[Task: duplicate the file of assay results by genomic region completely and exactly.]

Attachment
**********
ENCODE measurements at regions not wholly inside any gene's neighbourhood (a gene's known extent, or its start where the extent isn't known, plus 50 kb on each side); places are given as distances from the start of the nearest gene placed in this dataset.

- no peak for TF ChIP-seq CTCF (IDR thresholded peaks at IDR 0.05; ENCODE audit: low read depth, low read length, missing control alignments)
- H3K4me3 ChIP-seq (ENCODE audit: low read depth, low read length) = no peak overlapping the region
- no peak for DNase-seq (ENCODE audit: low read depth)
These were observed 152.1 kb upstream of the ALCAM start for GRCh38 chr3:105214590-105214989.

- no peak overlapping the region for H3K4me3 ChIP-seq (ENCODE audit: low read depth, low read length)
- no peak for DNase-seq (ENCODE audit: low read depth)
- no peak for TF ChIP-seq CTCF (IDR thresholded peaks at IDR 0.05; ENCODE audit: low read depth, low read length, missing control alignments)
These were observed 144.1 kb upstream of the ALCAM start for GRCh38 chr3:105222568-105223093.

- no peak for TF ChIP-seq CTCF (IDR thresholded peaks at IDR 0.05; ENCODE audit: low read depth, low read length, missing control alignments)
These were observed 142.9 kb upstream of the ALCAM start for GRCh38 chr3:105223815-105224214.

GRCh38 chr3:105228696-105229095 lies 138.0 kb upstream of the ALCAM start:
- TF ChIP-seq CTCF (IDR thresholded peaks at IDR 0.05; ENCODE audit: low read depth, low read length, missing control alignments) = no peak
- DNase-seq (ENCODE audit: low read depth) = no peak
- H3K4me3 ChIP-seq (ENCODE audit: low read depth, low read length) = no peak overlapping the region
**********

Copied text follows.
ENCODE measurements at regions not wholly inside any gene's neighbourhood (a gene's known extent, or its start where the extent isn't known, plus 50 kb on each side); places are given as distances from the start of the nearest gene placed in this dataset.

- no peak for TF ChIP-seq CTCF (IDR thresholded peaks at IDR 0.05; ENCODE audit: low read depth, low read length, missing control alignments)
- H3K4me3 ChIP-seq (ENCODE audit: low read depth, low read length) = no peak overlapping the region
- no peak for DNase-seq (ENCODE audit: low read depth)
These were observed 152.1 kb upstream of the ALCAM start for GRCh38 chr3:105214590-105214989.

- no peak overlapping the region for H3K4me3 ChIP-seq (ENCODE audit: low read depth, low read length)
- no peak for DNase-seq (ENCODE audit: low read depth)
- no peak for TF ChIP-seq CTCF (IDR thresholded peaks at IDR 0.05; ENCODE audit: low read depth, low read length, missing control alignments)
These were observed 144.1 kb upstream of the ALCAM start for GRCh38 chr3:105222568-105223093.

- no peak for TF ChIP-seq CTCF (IDR thresholded peaks at IDR 0.05; ENCODE audit: low read depth, low read length, missing control alignments)
These were observed 142.9 kb upstream of the ALCAM start for GRCh38 chr3:105223815-105224214.

GRCh38 chr3:105228696-105229095 lies 138.0 kb upstream of the ALCAM start:
- TF ChIP-seq CTCF (IDR thresholded peaks at IDR 0.05; ENCODE audit: low read depth, low read length, missing control alignments) = no peak
- DNase-seq (ENCODE audit: low read depth) = no peak
- H3K4me3 ChIP-seq (ENCODE audit: low read depth, low read length) = no peak overlapping the region